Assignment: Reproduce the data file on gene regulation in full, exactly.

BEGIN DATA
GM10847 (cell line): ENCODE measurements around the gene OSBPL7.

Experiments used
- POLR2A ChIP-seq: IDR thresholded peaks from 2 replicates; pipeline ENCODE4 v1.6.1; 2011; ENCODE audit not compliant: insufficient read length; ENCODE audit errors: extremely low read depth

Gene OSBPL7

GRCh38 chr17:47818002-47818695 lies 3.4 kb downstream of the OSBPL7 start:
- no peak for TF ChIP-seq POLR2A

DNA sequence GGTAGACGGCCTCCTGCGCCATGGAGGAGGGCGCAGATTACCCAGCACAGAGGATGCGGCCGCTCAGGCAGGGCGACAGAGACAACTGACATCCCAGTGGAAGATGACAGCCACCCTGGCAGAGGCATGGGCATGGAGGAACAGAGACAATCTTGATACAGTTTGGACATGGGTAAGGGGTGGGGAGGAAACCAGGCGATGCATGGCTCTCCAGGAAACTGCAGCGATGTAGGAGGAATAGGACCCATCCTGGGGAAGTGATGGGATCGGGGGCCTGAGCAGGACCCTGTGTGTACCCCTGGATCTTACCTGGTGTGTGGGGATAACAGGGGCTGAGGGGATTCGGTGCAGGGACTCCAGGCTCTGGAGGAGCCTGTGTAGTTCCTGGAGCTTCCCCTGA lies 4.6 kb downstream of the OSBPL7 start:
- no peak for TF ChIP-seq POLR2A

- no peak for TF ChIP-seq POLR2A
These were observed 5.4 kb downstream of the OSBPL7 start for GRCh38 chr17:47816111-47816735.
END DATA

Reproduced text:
GM10847 (cell line): ENCODE measurements around the gene OSBPL7.

Experiments used
- POLR2A ChIP-seq: IDR thresholded peaks from 2 replicates; pipeline ENCODE4 v1.6.1; 2011; ENCODE audit not compliant: insufficient read length; ENCODE audit errors: extremely low read depth

Gene OSBPL7

GRCh38 chr17:47818002-47818695 lies 3.4 kb downstream of the OSBPL7 start:
- no peak for TF ChIP-seq POLR2A

DNA sequence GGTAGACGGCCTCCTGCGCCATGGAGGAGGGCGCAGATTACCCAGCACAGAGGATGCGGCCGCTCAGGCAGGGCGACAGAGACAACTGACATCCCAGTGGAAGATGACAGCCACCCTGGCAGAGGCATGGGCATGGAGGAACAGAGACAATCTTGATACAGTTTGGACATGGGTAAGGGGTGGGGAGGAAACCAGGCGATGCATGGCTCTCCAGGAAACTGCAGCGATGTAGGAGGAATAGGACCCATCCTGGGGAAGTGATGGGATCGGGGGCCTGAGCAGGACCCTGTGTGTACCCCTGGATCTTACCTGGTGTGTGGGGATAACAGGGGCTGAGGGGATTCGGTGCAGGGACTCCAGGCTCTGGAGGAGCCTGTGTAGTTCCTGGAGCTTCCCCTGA lies 4.6 kb downstream of the OSBPL7 start:
- no peak for TF ChIP-seq POLR2A

- no peak for TF ChIP-seq POLR2A
These were observed 5.4 kb downstream of the OSBPL7 start for GRCh38 chr17:47816111-47816735.